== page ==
I was surprised (and gratified) to hear that my picture book The Were-Nana had recently topped the library list at Owairaka Primary, a school I visited at with Kyle Mewburn last year. And I have been invited to Greenhithe School for an author visit next month as my book is popular there also. I hadn't expected this second wave of interest and activity so long after publication but I am delighted it is happening and very excited and happy to go and meet the children who have been reading it.

The Bologna Childrens Book Fair is on soon and as a member of the NZ chapter of SCBWI my books will get a bit of an airing over there. Thanks to Frances Plumpton, regional SCBWI organiser and one of the few children's author agents in NZ who is taking over a heavy suitcase so she can tout local members books. I made up a little brochure about myself to accompany my books and I'm hoping that at least one gets taken away. Someone once said that taking an author to a book fair is like taking a cow to an abattoir but I have heard rave reports from attending authors and if I could ever get myself there I would love to go, just to see the books, the hopeful artists gallery, feel the atmosphere and try and understand the process. I guess if you are a hot property it is easy to feel the love. If no one knows who you are I guess it might be depressing and disappointing, so the best strategy might be anonymity. I'd be happy to be an anonymous author in a small but perfectly formed italian town on a book jag.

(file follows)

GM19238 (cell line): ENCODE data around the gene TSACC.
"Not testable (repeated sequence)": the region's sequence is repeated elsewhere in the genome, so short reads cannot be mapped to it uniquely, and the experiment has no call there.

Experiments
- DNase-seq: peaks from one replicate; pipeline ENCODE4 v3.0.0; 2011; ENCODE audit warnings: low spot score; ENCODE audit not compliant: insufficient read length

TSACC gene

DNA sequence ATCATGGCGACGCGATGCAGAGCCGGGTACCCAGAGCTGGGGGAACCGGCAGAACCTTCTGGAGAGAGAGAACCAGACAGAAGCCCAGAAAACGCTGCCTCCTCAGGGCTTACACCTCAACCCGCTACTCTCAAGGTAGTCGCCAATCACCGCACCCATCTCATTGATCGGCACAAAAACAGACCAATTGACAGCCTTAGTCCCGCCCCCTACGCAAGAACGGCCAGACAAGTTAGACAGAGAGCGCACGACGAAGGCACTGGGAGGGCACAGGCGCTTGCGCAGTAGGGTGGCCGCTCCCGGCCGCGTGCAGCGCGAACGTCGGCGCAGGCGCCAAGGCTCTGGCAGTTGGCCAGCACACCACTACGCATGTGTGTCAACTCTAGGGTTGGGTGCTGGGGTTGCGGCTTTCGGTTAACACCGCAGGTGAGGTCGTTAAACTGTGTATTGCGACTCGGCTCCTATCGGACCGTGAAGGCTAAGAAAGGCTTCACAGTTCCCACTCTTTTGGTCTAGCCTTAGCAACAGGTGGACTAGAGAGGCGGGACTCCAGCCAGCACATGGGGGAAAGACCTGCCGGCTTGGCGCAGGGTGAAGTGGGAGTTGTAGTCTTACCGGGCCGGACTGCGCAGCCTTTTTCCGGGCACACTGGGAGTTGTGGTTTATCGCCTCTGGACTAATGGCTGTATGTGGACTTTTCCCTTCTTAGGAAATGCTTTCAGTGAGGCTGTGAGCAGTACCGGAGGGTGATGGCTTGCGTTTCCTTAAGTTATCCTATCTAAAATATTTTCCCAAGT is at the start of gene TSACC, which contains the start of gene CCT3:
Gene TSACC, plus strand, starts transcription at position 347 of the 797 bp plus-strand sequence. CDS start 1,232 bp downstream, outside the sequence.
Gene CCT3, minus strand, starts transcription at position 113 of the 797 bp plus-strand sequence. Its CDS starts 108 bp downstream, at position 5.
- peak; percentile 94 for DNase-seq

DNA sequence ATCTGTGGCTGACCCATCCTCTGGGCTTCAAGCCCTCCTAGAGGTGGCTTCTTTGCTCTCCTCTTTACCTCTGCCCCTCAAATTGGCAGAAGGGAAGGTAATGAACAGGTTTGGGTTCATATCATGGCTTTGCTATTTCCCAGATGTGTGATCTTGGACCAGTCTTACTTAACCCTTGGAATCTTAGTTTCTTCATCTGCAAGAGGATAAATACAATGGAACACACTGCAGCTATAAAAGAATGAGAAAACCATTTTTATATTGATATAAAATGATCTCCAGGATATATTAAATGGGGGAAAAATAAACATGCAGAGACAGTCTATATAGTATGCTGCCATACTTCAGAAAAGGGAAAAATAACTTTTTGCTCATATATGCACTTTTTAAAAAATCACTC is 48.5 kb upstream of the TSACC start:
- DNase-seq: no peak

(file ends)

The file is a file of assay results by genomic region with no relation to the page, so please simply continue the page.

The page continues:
Thursday, March 11, 2010

Karma loves me today...

Don't look! (you looked didn't you) - I'm about to eat a meat pie. I don't have them very often. I am not going to think about the calories or the fat content. I KNOW on my deathbed I am not going to be saying 'I wish I ate one less meat pie'. Sometimes a little of what you fancy does you good. Excuse me while a take a bite. Mmm, mmm, mmm. The best pies (that I have ever tasted IMHO - I don't what to get into an argument about something as sensitive as the issue of who makes the best meat pies) are from The Fridge in Kingsland but the one I'm having now (Mackenzie High Country Roast Chicken Pie) is a close second - even better than home made and I make a pretty mean meat pie.